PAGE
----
By Adam Gold
Harvard Collegeâs decision to eliminate its early admission option next year, recently echoed by Princeton University and the University of Virginia, may hurt Harvard-Westlakeâs college acceptance rate in the Ivy League and other highly selective institutions if it becomes a trend, President Thomas C. Hudnut said.
“I do not want to be in a situation where Harvard, Yale, Princeton and Stanford are admitting the same group of kids and then fighting over them, in which event you really will have denied access, far more than promoting access, to a large group of qualified people,” he said. “Those of you who are seniors this year, be grateful.”
Both Hudnut and the deans hope that other selective schools take what Hudnut called a “wait-and-see approach” before eliminating their early programs.
“If itâs just Harvard and Princeton, it will make some impact, but not a lot,” Dean Mike Bird said. “But imagine if Stanford and Yale join that bandwagon. A lot of our best students apply [early] to those four schools. If they couldnât do that, how many would just apply to all four of them because they could do it? And those kids will cut into the acceptances for other kids, they really will.”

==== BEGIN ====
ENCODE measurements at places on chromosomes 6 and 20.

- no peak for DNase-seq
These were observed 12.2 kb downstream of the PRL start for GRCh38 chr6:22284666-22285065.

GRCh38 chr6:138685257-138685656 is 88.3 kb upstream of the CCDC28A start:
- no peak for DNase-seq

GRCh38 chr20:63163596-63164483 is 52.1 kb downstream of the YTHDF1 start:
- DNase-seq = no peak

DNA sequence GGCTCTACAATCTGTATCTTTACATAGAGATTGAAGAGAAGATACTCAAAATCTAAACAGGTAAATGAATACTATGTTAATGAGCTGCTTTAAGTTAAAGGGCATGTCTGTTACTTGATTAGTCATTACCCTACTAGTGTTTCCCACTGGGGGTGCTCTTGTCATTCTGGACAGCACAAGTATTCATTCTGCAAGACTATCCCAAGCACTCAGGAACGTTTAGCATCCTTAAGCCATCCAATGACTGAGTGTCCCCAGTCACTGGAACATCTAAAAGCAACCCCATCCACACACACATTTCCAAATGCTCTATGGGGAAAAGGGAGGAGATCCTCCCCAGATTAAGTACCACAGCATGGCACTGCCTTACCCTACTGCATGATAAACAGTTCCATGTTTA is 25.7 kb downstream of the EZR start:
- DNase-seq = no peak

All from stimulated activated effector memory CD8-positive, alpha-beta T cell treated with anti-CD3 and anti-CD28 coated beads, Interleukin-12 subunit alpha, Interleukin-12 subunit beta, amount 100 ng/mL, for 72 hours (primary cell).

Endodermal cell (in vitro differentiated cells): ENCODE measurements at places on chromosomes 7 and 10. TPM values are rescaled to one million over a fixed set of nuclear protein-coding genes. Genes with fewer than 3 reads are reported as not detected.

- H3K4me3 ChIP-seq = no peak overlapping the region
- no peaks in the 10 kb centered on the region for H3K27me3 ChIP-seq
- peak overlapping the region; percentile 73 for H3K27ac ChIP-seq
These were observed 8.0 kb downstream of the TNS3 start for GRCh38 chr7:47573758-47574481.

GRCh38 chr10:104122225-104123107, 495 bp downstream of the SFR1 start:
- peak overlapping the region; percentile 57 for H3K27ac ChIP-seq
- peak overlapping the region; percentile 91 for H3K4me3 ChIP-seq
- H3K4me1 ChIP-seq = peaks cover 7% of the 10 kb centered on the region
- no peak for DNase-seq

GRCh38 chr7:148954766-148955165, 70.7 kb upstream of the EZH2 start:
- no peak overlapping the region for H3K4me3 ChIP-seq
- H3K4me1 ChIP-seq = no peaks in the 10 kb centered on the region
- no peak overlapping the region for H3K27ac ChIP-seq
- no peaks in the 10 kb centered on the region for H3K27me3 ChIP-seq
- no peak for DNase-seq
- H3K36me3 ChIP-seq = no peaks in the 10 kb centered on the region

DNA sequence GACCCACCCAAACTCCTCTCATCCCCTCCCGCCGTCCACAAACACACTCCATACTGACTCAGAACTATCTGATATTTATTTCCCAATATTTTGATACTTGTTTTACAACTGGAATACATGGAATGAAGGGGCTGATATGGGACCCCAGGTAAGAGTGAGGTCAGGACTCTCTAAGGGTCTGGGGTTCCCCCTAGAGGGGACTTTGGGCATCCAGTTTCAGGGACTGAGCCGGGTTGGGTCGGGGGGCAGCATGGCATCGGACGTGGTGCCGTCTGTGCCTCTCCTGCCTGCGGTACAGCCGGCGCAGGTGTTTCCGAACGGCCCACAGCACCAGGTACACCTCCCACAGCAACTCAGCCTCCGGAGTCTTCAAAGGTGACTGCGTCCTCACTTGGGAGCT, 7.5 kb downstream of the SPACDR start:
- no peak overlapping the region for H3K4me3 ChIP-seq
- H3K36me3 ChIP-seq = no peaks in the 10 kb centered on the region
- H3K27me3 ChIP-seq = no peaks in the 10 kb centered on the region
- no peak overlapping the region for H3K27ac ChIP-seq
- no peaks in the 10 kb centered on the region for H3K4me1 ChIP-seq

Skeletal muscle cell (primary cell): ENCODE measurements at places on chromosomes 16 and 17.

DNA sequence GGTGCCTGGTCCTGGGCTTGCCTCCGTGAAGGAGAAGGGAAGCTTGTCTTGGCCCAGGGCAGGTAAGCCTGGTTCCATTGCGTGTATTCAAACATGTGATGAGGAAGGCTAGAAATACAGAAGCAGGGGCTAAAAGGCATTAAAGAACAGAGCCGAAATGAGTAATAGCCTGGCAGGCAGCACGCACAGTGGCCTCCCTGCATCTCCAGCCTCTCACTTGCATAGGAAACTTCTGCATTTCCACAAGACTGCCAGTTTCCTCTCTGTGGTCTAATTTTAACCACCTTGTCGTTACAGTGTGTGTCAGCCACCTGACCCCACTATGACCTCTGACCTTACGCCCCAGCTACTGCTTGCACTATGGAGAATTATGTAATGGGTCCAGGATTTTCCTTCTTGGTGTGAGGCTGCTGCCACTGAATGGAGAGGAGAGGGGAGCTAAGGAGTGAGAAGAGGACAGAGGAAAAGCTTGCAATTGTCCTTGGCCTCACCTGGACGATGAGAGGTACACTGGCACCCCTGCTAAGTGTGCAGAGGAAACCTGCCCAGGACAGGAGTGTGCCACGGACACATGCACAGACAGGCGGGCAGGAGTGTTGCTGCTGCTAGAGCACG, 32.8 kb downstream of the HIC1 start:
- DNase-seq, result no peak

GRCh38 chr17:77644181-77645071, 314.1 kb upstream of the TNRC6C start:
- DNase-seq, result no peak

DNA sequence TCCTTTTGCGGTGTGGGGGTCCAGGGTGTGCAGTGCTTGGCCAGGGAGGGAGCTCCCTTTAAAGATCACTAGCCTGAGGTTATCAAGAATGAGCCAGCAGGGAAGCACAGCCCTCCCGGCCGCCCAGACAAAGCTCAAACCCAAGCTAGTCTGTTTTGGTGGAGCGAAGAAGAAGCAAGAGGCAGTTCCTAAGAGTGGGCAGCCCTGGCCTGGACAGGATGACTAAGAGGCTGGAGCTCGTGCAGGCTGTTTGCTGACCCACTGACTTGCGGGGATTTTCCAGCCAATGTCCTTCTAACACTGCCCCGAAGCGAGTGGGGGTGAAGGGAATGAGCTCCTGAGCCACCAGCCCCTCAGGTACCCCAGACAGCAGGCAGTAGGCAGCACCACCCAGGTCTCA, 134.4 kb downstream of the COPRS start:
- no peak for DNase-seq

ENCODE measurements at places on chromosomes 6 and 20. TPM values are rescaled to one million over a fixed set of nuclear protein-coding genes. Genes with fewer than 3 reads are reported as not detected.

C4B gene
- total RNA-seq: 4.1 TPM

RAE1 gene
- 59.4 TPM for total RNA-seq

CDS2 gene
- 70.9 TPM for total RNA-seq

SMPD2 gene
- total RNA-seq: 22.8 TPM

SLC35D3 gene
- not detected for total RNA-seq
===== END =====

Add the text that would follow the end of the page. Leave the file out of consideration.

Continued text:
Harvard announced its decision last month with the hope that other schools would follow suit, and Princeton and the University of Virginia made similar announcements in successive weeks. All changes will begin to affect students applying in the fall of 2007.
“I think Harvard definitely sees itself as a leader,” Sam Teller â04 said, who writes for the Harvard Crimson. “Harvard likes making splashes.”
The schools claim that the move to end early admission will reduce college stress and help poor and minority students in the admissions process.
“Students from more sophisticated backgrounds and affluent high schools often apply early to increase their chances of admission, while minority students and students from rural areas, other countries, and high schools with fewer resources miss out,” Harvard interim President Derek Bok said. “Students needing financial aid are disadvantaged by binding early decision programs that prevent them from comparing aid packages.”
“We agree that early admission âadvantages the advantaged,âÂ Princeton President Shirley Tilghman said.
Harvard currently offers an early action program that allows applicants who send in their forms by Nov. 1 to be notified by Dec. 15 as to whether they have been accepted, rejected, or deferred to the regular pool of applicants.
The program differs from the “binding” early decision program at Princeton, the University of Virginia andÂ at other elite universities, which require all students who are accepted early to attend the school.
All students admitted to Harvard early have until May 1 to decide if they are going to attend, which allows students who require financial aid to apply early without having to worry about getting locked in to a particular aid package. The university also recently expanded its financial aid program so that families making less than $60,000 a year do not have to pay tuition, William R. Fitzsimmons, Dean of Admissions at Harvard College, said.